I would like to do another ride this summer, possibly from the Canada border to the Mexican border. At this point in time I am now able to get my heart rate up to 155-160 beats per minute for 3-4 minutes with no adverse affects. In addition to riding the trike indoors I have done several hour long outdoor rides and had no ill affects. Who knows? Anyway, I plan on continuing to train and plan and see how it all goes.

Me Ready For Bike RideThanks again, to all of you who have followed my ride(s) and inquired as to why the Alaska trip stopped so suddenly. Your thoughts and prayers were gratefully appreciated.

Take care, and talk at ya’ later. . . . . . Rick

Days 25, 26, 27, & 28: In Fairbanks and Heading Home

ConcernedOver the next 2 and half days I was poked, prodded, and tested by a wonderful medical staff at Fairbanks Memorial Hospital. Drs. Herbert Day and Carson Webb did a super job looking me over.

The good news, according to them, was that all heart related tests indicated that I had not had a heart attack and my heart was in good shape. The bad news: I did have a very high sodium level, an extremely elevated blood pressure, and some other slightly out of whack blood test results.

The test report was somewhat confusing since I had a very comprehensive examination, including heart stress test, just prior to leaving on this bicycle adventure, and everything was quite normal. As a matter of fact, I had felt perfectly good during our one week ride in Montana and the first week or so in Alaska. Sooooo, the big question was, ‘What had happened to me during the last week or two?’ The doctors told me that the high sodium and very high blood pressure could mimic a stress heart condition, but other than that, they just didn’t know what had caused the rapid change in my body.

Bottom line: Both doctors recommended that I stop the ride, return home, and let my personal physicians try to sort things out.

After talking with Tom, and my wife, I reluctantly decided to take everyone’s advice. It was a difficult decision because I didn’t want to leave Tom high and dry in the middle of Alaska. Fortunately, this problem was solved when we were able to hook up with Menno, our new friend from the Netherlands, as he was currently in Fairbanks. He agreed to modify his route slightly so he and Tom could do most of the remainder of the ride together. My wife was already stressed out as she had to pick up and go to Wisconsin and help her brother through a heart bypass operation, and my continuing the ride would not have been good on her.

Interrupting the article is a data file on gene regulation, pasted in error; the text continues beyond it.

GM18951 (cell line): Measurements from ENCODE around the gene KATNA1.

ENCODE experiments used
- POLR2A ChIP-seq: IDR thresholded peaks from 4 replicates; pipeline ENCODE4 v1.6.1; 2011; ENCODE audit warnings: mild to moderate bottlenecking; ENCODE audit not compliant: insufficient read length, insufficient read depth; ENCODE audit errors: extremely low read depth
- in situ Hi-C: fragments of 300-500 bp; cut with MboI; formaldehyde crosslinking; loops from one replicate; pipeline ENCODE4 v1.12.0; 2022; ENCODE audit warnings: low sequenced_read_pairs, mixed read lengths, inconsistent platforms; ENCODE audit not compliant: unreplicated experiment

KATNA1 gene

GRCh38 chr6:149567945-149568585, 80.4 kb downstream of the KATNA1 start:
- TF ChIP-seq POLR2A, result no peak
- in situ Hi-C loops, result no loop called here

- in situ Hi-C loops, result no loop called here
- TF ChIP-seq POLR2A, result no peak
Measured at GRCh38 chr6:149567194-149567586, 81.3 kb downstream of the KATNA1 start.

Bridgewater HotelWe, and our ‘stuff’, had been staying at the Bridgewater Hotel, in downtown Fairbanks, during our time here. It was a beautiful hotel more reminiscent of something seen along a Florida beach. They were very helpful and provided a secure place to store our bicycles.

Tom, Menno, and IThe hotel was replacing all of their TVs, so I was able to secure several of the boxes and Tom and I boxed up my bicycle and gear for a return flight home. Leaving was certainly difficult for me. Stopping in the middle of the ride was hard, but even more difficult was having to admit that, at age 68, I had started something that I could not finish. On the morning of Day 28, we put my 2 boxes of ‘stuff’ in the back of a pick up truck taxi cab, all three of us said our ‘Goodbyes’, and off I went to the airport. Tom and Menno were heading off the next day to continue the ride.

At this point I need to apologize to those of you who were following my blog during the trip for taking so long to finish the entries. So many of you have contacted me to inquire about the trip and offered prayers of support when learning of my problems, and for this I am eternally grateful. Between my health getting back to normal and me needing to mentally process all that had taken place I was not able to finish the ‘write ups’ until recently. In a followup blog I will discuss some of the follow up doctor findings.

Again, a big thank you to all who contacted me both during and after the ride. Yes, THANK YOU!